HealthDay News — Less than half of individuals have their ferritin levels checked during pregnancy, and among those who do, half have low iron levels, according to a study published online Aug. 30 in Blood Advances.

Jennifer Teichman, M.D., from the University of Toronto, and colleagues used data from 44,552 pregnant patients with prenatal testing at community laboratories in Ontario, Canada, to determine the prevalence of ferritin testing over five years, as well as the prevalence and severity of iron deficiency (ID), and to identify clinical and demographic variables associated with ID screening.

The researchers found that 59.4 percent of patients had ferritin checked during pregnancy; among these patients, 71.4 percent of ferritin tests were ordered in the first trimester when the risk for ID is lowest. Lab results showed that 25.2 percent of patients were iron-insufficient (30 to 44 μg/L), 52.8 percent were iron-deficient (≤29 μg/L) at least once in pregnancy, and 8.3 percent were anemic (hemoglobin <105 g/L). Among anemic patients, a subsequent ferritin test in pregnancy was conducted for 22 percent in the lowest anemia severity category to 67 percent in the highest anemia severity category. There was a negative association between lower annual household income and odds of a ferritin test. Compared with the highest income quintile, the odds of ferritin testing for patients in the first, second, and fourth quintiles were 0.83, 0.82, and 0.86, respectively.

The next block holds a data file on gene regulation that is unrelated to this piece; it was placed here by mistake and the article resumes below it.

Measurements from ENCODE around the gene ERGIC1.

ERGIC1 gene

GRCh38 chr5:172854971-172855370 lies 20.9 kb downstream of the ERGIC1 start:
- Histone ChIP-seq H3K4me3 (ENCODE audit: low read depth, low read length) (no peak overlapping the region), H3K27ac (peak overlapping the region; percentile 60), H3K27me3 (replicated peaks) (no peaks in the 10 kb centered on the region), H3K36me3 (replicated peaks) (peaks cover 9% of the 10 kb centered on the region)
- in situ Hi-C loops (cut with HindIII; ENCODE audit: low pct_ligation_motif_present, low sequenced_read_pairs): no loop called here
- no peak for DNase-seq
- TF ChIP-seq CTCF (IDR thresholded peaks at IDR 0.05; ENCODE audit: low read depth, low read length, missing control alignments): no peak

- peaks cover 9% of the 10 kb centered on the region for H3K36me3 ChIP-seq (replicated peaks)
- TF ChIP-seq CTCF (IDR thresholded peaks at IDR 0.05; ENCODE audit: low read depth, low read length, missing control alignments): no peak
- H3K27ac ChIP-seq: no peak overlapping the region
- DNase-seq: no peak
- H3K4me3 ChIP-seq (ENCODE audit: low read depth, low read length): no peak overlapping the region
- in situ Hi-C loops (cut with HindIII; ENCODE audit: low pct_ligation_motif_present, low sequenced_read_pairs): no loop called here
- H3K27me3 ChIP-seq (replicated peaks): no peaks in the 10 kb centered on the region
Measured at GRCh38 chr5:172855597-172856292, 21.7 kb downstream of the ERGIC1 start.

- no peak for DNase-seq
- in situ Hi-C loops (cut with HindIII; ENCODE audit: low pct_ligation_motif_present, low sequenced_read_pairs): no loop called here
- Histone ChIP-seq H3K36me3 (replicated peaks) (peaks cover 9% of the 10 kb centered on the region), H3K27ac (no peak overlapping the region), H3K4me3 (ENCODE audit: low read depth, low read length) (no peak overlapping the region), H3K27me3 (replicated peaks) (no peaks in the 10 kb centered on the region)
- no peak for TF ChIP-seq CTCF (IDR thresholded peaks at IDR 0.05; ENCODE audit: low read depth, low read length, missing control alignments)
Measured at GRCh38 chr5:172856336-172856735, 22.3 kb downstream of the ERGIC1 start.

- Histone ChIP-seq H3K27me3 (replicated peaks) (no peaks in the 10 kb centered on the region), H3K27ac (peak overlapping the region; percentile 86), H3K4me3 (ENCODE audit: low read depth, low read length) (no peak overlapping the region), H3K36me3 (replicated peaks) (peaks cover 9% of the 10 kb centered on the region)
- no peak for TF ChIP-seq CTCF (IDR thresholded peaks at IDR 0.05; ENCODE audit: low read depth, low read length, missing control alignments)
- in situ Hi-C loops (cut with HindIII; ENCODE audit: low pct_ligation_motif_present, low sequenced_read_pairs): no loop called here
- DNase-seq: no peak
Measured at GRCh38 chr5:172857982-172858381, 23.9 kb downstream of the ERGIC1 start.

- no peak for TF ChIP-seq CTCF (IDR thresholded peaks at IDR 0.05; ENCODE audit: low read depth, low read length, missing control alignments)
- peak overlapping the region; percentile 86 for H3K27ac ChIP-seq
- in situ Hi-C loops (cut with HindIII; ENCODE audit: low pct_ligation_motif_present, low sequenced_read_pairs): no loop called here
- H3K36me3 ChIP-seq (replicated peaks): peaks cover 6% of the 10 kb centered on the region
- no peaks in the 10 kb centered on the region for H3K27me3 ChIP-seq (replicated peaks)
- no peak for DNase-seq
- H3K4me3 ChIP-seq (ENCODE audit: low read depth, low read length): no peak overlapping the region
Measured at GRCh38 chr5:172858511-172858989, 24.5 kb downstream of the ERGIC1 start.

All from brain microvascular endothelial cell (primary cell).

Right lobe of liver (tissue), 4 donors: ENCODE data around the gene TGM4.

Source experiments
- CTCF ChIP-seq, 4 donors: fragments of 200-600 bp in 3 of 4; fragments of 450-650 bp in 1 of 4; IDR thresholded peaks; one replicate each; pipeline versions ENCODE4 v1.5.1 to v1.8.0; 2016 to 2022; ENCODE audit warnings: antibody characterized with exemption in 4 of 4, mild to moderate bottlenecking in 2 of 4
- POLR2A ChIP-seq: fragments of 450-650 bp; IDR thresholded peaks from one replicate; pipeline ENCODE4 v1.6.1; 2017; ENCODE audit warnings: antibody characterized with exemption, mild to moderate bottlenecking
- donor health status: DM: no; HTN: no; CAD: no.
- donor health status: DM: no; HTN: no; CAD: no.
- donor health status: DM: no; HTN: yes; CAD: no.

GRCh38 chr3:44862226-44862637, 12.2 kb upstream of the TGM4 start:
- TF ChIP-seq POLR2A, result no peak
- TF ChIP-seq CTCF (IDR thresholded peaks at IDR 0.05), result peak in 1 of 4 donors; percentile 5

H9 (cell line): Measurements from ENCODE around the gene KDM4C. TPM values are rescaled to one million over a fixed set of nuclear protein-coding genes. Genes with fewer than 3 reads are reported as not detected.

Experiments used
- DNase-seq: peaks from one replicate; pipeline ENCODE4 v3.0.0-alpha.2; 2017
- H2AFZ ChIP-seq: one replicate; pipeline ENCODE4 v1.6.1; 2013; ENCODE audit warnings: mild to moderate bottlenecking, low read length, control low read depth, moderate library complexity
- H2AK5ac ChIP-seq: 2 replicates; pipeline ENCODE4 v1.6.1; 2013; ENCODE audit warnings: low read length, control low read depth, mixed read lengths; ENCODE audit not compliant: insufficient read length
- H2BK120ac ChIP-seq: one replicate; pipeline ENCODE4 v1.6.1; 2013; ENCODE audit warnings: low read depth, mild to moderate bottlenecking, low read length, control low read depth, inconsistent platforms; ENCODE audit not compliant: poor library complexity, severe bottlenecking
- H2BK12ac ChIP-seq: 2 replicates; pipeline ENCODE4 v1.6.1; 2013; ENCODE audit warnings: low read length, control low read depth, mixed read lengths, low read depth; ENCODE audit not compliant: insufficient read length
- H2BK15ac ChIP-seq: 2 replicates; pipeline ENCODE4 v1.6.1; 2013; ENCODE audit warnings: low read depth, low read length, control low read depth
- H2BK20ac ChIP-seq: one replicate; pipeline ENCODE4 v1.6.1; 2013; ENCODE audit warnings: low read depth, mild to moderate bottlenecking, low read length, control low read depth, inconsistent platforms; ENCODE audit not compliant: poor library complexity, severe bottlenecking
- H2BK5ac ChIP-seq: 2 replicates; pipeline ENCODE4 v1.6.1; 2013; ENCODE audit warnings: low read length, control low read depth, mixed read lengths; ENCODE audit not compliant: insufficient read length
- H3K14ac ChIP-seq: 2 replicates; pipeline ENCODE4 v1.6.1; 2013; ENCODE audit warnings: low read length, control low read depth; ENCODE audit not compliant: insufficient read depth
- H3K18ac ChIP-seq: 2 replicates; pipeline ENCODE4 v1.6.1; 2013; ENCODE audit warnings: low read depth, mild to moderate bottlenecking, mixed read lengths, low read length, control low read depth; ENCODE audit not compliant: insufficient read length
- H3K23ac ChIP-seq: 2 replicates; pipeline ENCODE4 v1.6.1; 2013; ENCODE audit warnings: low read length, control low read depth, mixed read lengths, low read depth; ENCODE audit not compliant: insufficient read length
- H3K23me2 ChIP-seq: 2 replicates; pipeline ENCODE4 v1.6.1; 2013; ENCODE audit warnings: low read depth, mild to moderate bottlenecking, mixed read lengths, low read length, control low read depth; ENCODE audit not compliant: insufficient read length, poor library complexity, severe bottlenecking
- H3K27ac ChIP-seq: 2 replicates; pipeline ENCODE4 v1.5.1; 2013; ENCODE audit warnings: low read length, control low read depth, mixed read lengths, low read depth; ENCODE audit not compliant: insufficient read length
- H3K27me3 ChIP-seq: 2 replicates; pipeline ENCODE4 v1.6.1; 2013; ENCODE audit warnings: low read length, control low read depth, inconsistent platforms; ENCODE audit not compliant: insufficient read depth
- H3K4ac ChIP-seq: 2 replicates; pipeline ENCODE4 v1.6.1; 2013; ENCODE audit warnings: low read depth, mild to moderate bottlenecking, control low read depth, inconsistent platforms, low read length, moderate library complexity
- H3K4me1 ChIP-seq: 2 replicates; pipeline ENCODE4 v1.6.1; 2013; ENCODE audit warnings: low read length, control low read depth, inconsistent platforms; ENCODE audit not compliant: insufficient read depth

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“These data highlight gaps in prenatal care and issues of health equity that warrant harmonization of obstetrical guidelines to recommend routine ferritin testing in pregnancy,” the authors write.

One author disclosed financial ties to the pharmaceutical industry.

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